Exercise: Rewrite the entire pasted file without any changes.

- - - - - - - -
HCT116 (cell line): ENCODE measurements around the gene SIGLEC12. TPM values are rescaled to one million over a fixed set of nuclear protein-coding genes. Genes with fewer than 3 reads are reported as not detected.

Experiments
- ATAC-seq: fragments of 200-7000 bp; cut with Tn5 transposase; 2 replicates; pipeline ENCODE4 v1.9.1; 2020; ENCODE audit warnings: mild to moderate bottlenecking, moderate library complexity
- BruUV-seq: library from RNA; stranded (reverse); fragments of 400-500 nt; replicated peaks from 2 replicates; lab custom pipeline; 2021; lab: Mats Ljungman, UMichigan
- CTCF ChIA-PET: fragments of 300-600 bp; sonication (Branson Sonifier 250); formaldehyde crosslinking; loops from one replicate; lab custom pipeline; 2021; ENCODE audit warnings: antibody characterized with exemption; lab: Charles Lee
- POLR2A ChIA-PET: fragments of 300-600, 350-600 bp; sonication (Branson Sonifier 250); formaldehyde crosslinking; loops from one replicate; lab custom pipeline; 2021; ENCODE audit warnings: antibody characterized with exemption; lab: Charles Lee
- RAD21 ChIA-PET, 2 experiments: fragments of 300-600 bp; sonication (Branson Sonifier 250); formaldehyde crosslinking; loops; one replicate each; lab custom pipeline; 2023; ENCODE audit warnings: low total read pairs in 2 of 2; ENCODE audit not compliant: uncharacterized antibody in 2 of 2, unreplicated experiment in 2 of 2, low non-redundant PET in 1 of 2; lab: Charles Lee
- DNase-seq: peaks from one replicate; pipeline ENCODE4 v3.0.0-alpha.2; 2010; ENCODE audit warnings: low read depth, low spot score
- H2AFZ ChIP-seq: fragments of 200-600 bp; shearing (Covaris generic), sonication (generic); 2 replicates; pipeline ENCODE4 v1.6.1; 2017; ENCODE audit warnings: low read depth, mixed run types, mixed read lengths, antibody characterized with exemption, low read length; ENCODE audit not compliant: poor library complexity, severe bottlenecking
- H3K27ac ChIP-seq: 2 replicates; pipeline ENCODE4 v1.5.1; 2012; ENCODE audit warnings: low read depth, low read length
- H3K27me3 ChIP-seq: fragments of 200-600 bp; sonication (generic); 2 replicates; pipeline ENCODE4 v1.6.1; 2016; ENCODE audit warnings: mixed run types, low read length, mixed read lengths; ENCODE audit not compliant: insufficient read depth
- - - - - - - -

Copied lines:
HCT116 (cell line): ENCODE measurements around the gene SIGLEC12. TPM values are rescaled to one million over a fixed set of nuclear protein-coding genes. Genes with fewer than 3 reads are reported as not detected.

Experiments
- ATAC-seq: fragments of 200-7000 bp; cut with Tn5 transposase; 2 replicates; pipeline ENCODE4 v1.9.1; 2020; ENCODE audit warnings: mild to moderate bottlenecking, moderate library complexity
- BruUV-seq: library from RNA; stranded (reverse); fragments of 400-500 nt; replicated peaks from 2 replicates; lab custom pipeline; 2021; lab: Mats Ljungman, UMichigan
- CTCF ChIA-PET: fragments of 300-600 bp; sonication (Branson Sonifier 250); formaldehyde crosslinking; loops from one replicate; lab custom pipeline; 2021; ENCODE audit warnings: antibody characterized with exemption; lab: Charles Lee
- POLR2A ChIA-PET: fragments of 300-600, 350-600 bp; sonication (Branson Sonifier 250); formaldehyde crosslinking; loops from one replicate; lab custom pipeline; 2021; ENCODE audit warnings: antibody characterized with exemption; lab: Charles Lee
- RAD21 ChIA-PET, 2 experiments: fragments of 300-600 bp; sonication (Branson Sonifier 250); formaldehyde crosslinking; loops; one replicate each; lab custom pipeline; 2023; ENCODE audit warnings: low total read pairs in 2 of 2; ENCODE audit not compliant: uncharacterized antibody in 2 of 2, unreplicated experiment in 2 of 2, low non-redundant PET in 1 of 2; lab: Charles Lee
- DNase-seq: peaks from one replicate; pipeline ENCODE4 v3.0.0-alpha.2; 2010; ENCODE audit warnings: low read depth, low spot score
- H2AFZ ChIP-seq: fragments of 200-600 bp; shearing (Covaris generic), sonication (generic); 2 replicates; pipeline ENCODE4 v1.6.1; 2017; ENCODE audit warnings: low read depth, mixed run types, mixed read lengths, antibody characterized with exemption, low read length; ENCODE audit not compliant: poor library complexity, severe bottlenecking
- H3K27ac ChIP-seq: 2 replicates; pipeline ENCODE4 v1.5.1; 2012; ENCODE audit warnings: low read depth, low read length
- H3K27me3 ChIP-seq: fragments of 200-600 bp; sonication (generic); 2 replicates; pipeline ENCODE4 v1.6.1; 2016; ENCODE audit warnings: mixed run types, low read length, mixed read lengths; ENCODE audit not compliant: insufficient read depth